I was gripped by Alan Wake's presentation during the first hour of playing: gorgeous but ominous scenery of remote mountain-top villages hiding secrets that disturb the senses, psychological horror narrative that plays with perception and a sensitive inspiration from Stephen King's works and Twin Peaks that was well-thought and in good taste.
But then the game drowned itself in a sea of subpar shooter gameplay.
Warily, dreading the unwelcome diversion from a story I had just taken a liking for, I trudged on through the countless identical encounters. It can't be long, I thought, it's just an early combat level to satisfy the shooter crowd and then I'll get back to the good parts. It's not that bad, maybe I'll be able to avoid most of the encounters if I try - and just look at the pretty scenery oooh.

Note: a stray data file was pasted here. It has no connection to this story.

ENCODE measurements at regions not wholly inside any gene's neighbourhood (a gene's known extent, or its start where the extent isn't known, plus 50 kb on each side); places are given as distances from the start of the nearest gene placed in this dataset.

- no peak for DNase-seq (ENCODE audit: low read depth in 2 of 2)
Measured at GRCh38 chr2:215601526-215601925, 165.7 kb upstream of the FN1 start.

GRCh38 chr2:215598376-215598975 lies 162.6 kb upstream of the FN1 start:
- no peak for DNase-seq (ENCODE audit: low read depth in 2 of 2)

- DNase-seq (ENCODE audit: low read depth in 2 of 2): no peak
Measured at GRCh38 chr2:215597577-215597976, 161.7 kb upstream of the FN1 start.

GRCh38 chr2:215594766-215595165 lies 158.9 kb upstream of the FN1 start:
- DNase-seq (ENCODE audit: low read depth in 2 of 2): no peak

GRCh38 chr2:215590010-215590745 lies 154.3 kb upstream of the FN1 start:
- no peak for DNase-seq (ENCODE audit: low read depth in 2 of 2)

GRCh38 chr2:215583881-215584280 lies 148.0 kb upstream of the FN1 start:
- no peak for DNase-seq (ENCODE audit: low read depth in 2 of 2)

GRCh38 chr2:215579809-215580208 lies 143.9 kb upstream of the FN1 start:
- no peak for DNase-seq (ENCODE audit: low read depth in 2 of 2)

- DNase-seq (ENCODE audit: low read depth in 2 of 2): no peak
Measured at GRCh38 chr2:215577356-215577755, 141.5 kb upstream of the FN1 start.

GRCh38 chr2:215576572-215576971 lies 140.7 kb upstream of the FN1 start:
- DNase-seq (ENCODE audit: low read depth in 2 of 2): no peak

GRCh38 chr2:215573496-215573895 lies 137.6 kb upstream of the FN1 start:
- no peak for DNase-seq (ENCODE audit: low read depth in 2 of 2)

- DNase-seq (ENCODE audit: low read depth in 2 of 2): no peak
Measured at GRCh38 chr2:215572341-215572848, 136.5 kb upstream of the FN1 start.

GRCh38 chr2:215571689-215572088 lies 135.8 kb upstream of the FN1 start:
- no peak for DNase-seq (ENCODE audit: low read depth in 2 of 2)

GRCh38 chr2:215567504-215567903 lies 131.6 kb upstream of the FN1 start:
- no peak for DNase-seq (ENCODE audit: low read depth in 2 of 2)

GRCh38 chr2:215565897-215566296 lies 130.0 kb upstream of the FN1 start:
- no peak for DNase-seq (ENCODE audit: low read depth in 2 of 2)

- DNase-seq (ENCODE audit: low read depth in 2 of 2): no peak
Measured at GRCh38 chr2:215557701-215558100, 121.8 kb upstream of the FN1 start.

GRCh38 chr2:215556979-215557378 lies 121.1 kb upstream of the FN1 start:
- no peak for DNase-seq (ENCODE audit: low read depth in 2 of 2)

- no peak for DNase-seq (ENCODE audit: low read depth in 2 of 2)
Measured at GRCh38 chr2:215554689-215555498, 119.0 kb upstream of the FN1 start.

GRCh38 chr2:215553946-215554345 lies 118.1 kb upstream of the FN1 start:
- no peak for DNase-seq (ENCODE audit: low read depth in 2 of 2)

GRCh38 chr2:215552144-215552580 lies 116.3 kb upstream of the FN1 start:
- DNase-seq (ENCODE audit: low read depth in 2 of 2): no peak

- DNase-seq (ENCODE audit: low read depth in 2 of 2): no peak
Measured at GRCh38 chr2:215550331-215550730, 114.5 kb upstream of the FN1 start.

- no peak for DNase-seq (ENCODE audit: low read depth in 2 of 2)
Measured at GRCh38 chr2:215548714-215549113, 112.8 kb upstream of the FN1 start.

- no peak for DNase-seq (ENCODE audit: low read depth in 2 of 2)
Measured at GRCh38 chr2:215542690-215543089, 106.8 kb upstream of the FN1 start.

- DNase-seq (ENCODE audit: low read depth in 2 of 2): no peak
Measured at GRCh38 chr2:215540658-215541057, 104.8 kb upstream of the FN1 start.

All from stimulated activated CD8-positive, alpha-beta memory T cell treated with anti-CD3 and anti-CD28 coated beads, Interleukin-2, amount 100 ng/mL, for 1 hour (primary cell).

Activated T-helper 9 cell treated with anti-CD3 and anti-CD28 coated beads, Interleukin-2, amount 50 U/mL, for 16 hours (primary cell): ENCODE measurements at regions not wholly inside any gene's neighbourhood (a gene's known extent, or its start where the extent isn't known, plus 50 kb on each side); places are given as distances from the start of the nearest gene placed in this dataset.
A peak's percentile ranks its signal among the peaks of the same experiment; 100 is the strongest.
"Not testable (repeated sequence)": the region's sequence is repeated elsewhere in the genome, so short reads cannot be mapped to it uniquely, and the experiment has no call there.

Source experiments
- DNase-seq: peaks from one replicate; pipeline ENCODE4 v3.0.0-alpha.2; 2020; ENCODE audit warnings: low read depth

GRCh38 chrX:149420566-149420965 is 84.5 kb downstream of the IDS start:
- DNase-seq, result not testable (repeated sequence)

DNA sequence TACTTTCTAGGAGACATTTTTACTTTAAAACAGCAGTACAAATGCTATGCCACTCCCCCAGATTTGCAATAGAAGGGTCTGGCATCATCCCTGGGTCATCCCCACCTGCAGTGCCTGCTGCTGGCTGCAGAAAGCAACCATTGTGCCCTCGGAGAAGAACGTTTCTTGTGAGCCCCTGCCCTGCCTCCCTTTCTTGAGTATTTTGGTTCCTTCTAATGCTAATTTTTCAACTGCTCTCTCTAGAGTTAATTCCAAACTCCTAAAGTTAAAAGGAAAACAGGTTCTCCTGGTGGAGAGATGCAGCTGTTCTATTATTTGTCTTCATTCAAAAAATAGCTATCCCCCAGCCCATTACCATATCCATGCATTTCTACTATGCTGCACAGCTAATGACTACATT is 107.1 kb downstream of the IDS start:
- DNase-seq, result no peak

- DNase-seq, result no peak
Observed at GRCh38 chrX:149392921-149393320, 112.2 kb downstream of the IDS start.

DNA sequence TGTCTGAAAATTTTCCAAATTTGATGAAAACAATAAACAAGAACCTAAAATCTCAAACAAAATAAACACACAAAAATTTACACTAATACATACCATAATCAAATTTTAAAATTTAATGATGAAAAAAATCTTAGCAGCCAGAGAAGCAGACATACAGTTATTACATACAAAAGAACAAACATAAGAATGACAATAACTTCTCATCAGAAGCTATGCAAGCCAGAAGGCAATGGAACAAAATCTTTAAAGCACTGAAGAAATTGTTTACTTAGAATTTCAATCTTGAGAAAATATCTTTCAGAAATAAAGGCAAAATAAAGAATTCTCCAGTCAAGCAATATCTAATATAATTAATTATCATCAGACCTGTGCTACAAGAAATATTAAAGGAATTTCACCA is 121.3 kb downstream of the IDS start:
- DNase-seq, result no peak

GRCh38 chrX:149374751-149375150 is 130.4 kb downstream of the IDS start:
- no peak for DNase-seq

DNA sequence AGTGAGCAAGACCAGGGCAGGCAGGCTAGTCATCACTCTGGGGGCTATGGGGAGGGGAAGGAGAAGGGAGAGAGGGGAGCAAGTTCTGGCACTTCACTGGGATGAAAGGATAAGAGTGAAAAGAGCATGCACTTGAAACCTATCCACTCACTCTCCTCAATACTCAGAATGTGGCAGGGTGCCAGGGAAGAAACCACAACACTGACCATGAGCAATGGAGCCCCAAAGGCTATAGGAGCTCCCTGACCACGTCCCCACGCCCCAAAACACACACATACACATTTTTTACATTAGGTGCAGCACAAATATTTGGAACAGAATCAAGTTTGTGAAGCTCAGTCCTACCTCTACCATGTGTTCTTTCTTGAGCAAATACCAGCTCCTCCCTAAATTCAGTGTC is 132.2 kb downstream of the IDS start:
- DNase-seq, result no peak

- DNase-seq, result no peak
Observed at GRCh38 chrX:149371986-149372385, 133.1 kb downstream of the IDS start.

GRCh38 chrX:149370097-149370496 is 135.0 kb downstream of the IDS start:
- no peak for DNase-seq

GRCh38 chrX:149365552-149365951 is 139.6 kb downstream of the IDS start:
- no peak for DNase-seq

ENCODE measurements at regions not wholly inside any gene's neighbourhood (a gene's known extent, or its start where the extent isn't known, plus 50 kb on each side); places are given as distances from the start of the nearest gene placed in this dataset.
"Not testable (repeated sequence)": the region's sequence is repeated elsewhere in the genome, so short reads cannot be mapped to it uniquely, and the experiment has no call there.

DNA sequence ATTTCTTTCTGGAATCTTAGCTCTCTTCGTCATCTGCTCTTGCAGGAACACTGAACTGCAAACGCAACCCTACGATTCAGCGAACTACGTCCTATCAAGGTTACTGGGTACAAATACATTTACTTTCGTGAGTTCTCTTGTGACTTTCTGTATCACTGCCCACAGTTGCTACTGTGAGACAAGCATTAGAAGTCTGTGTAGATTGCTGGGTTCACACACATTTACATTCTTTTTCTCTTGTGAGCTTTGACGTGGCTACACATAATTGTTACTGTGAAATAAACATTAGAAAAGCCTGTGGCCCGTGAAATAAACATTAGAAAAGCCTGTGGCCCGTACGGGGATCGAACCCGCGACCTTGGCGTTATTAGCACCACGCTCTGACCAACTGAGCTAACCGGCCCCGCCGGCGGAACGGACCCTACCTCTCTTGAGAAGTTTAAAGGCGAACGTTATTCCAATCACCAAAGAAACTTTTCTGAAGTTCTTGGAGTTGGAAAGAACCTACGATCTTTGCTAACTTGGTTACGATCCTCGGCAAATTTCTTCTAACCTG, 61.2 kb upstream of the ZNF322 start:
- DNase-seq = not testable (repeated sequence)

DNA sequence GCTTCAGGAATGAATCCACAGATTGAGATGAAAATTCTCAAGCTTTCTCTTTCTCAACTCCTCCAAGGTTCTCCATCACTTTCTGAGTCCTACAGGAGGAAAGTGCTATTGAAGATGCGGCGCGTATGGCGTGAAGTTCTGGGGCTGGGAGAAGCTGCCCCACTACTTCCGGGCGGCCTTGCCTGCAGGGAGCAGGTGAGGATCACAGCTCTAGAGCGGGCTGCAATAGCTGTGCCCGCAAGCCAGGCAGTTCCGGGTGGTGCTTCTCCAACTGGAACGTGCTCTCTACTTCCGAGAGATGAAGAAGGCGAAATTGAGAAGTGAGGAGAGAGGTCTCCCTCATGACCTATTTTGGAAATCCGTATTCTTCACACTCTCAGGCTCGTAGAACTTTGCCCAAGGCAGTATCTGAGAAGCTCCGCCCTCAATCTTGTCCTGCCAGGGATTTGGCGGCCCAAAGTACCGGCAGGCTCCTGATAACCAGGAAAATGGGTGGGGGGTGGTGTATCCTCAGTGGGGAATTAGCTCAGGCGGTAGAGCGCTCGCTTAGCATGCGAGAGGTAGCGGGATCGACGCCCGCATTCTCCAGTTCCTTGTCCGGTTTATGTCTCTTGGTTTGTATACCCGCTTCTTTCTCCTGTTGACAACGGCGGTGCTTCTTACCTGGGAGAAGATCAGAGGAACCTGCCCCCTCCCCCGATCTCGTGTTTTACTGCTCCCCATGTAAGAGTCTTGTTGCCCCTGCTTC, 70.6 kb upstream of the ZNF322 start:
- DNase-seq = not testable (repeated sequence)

Three hours later I was still in the forest repeating mandatory shootouts while slowly forgetting what Alan had seen or was trying to achieve in his arc. With sadness I had to contend that I would need to abandon Alan Wake to the forgotten part of my Steam library, its secrets forever unexplored.
Maybe I should recommend this game to people who are bigger fans of action-shooter genre games. There might be moments in life when I can enjoy a shooter, maybe even one as clunky and dull as the parts I mention in this game. However, the mindset that one must be in when I desire to play Alan Wake - a mindset so tastefully enhanced and sustained during the exploratory/narrative segments of the game- is so dissonant from the mindset of generic shooting, that I feel it doesn't let one enjoy either aspect. Story detracts from gameplay and vice versa. Such a shame that one cannot turn the combat off.